Saturday, June 20, 2009

Cooper's Hawk

My son got this picture this afternoon of a Cooper's Hawk that's nested in one of our trees. He (?) and his mate have eaten all the robins and doves.

Thursday, June 18, 2009

The Birds

So Ms. Stormcrow and Stormcrow Jr were out in the yard this afternoon fiddlin' with the tomatoes. The Ms. hears a bird sound she has never heard. What she sees are two large raptors flying over the field. She says she has never seen a larger bird. They were brown, and one was markedly larger than the other. She doesn't think they were vultures.

Stormcrow Jr grabbed the camera, a little pocket digital, and gets some decent shots considering he was so far away. I'll ask Eileen at Raptor Rehab of KY. She'll know...

For now, the pictures, cropped down.






Monday, June 15, 2009

My Electronics Adventure, part 1

Ok, so I decided I need to suck at another hobby. I chose electronics this time. The first thing I did was to think of some unattainable goal. That will help me fail.

I have a vintage lathe that has few features. I've decided to add a quick change gear box (QCGB.) A QCGB is a gear-filled gizmo that connects a lathe's spindle to its leadscrew using any of dozens of ratios. It is is very much like a car transmission. The result is that the carriage moves a fixed amount for each revolution of the spindle. This is how threads on bolts are made.

I checked out buying a vintage QCGB but they are hundreds of dollars. My lathe may not even accept one unmodified. So I considered building one. The cost of the gears was prohibitive. So I considered making the gears and decided it wasn't happening - making gears is a lot of work and I don't have the tooling. In short, I ran into a dead end.

The other option to was to computerize the lathe. I don't want a computer in the shop as I program for a living - I don't want to do it at home, too. But perhaps I could sneak in some electronics.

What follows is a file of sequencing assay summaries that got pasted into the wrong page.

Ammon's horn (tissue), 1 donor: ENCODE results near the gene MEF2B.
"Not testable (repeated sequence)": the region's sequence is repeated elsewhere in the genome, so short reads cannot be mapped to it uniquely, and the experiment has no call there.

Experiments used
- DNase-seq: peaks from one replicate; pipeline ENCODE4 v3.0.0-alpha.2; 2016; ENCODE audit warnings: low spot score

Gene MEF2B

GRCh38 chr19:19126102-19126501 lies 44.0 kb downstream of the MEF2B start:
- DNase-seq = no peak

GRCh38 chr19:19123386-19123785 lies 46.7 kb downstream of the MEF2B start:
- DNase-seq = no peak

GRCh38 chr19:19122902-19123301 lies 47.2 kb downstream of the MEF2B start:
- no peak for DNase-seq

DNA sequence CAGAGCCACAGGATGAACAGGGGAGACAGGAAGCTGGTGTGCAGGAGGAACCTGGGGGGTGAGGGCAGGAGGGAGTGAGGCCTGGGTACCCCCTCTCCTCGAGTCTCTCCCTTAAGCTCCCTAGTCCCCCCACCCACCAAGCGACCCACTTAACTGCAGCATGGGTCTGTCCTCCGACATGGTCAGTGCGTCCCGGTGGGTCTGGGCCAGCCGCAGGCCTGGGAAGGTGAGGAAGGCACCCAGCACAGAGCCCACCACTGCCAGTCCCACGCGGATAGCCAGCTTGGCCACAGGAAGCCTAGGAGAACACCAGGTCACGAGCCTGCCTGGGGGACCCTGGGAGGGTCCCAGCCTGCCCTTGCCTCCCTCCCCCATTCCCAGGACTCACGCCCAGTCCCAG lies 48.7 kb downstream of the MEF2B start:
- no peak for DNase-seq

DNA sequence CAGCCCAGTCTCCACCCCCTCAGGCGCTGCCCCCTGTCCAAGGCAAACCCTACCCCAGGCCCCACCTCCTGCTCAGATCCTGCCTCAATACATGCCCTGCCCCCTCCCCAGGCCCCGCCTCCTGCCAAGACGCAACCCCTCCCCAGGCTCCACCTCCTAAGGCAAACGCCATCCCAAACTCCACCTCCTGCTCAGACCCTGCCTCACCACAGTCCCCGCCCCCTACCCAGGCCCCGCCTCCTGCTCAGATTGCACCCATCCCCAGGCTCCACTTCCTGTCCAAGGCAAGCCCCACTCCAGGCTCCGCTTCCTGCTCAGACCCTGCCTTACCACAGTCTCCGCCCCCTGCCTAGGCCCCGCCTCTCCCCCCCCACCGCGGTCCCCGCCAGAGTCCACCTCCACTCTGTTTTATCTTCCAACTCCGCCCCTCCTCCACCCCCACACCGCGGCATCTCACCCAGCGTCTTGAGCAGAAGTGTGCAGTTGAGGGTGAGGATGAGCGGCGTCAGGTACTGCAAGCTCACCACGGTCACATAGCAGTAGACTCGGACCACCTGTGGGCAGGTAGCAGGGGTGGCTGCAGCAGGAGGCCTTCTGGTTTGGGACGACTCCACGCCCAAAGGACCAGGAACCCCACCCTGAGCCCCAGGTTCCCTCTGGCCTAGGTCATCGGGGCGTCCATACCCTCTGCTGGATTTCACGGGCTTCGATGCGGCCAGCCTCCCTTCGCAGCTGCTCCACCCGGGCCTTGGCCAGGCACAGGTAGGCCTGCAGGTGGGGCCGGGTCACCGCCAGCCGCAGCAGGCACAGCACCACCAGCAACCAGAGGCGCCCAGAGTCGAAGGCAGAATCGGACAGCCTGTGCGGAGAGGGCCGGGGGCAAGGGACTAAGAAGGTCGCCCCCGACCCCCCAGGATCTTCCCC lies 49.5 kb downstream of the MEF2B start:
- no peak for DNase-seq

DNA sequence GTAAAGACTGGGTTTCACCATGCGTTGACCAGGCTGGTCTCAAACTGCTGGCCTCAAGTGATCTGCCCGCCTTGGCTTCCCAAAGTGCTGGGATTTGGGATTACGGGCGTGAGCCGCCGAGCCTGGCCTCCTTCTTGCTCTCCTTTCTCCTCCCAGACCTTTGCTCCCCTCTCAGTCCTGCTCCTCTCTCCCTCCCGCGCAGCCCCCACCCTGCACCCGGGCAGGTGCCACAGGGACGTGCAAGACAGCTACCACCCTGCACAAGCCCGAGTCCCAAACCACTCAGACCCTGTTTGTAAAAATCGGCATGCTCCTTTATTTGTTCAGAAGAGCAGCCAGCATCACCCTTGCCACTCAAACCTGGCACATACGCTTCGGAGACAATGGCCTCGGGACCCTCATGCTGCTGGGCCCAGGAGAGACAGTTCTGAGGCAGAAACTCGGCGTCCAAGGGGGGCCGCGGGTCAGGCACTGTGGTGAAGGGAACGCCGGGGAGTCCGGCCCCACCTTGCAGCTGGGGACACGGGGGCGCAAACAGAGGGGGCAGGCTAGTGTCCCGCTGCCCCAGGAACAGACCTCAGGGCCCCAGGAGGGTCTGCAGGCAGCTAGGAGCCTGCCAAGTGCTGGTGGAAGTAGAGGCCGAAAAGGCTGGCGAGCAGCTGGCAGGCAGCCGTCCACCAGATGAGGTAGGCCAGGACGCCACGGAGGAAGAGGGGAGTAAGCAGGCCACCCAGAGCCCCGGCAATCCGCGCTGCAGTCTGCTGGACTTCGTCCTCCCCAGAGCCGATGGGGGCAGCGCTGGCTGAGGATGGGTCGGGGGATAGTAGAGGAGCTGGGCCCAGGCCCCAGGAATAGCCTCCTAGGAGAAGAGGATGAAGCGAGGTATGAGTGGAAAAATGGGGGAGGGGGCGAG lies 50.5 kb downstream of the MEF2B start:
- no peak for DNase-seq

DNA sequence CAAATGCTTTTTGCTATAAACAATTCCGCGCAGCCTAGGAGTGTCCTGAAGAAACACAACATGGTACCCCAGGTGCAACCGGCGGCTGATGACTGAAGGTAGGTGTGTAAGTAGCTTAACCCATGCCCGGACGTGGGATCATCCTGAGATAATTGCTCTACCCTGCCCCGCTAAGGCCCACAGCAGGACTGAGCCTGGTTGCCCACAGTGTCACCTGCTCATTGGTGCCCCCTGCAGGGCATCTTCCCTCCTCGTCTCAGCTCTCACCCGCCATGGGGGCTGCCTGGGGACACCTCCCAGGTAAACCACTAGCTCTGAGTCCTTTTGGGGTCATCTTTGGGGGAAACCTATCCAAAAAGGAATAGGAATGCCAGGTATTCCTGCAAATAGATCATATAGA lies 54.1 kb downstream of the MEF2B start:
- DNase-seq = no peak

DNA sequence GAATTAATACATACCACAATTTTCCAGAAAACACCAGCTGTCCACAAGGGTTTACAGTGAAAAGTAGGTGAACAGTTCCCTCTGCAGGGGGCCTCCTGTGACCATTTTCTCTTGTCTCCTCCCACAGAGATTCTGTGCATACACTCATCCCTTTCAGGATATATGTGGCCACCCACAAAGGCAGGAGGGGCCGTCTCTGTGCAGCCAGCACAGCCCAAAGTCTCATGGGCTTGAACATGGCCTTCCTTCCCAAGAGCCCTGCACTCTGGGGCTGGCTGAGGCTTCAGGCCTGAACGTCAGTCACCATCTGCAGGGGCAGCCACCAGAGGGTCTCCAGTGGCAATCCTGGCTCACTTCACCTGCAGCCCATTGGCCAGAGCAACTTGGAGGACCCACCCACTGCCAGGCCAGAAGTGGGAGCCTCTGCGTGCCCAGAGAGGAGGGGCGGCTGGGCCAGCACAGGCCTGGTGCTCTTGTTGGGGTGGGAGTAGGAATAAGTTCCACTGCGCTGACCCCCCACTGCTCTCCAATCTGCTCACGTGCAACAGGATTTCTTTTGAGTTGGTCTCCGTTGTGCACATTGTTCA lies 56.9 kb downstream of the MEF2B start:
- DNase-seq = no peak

And thus begins the story of my virtual QCGB. The basic idea is instead of having the spindle drive the leadscrew through a train of gears and a 'trasmission', I'll collect signals from the leadscrew and use these to drive a stepper motor which turns the leadscrew appropriately. Such conversions are actually pretty common. Most solutions, however, involve the use of a computer in the shop and are basically low-end CNC. My goal is a very spartan implementation so the computer isn't needed.

The only thing that is holding me back is that I know zip about electronics. Other than that, and my lack of knowledge of mechanics, I'm good. But my pal Marco is basically a mad scientist. When I mentioned my idea, he gave me a box of electronics parts and supplies. Then I bought a bunch of stuff he told me I needed including some common IC chips, proto boards, and selections of resistors and capacitors.

With some guidance from Marco and the web I made my first circuit. It just lit an LED. My next circuit used the ubiquitous 555 timer chip to make the LED pulse about once a second. No great shakes - examples are all over the web. I did the math just the same.

I liked that circuit, so I set it aside and pulled out another small protoboard. I added a 4040 counter chip. I salvaged some LEDs from a death ray or something Marco built back in the late '40s when he lived in Roswell. The end result is that I could use the 555 to drive the 4040 which in turn made some LEDs flash. Oooo pretty. Here's an early version:



Later on I pulled to 4040 (the larger IC to the left) off and moved it to the same board as the LEDs. Now I have a self-contained counter module to use for my next experiments.

The reason I started with the 555 and 4040 is that, when creating an electronic QCGB, you have to add an encoder wheel to the spindle. As the spindle turns, it generates a series of pulses. While I'll eventually have to work up the full pulse generation circuit, for now the 555 can simulate this. The 4040 is interesting to me not because it counts or makes LEDs light up, but because half of the real QCGB deals with dividing spindle speeds by 2, 4, 8, etc. The pins on the counter do exactly the same thing. Thus I have already done a proof-of-concept on an important part of my electronic QCGB. Referring to the picture above, the rightmost LED is on. This LED is connected to the 'divide by 2' pin on the 4040. Visually, that LED lights on every 2nd pulse from the 555. So if I wanted to slow the leadscrew down by half, I would tap the output from this pin. Similarly, by tapping the pin associated with the leftmost LED, I'd slow the leadscrew down by a factor of 128! I might use that to make a nice finishing pass, after all the heavy material removal has happened.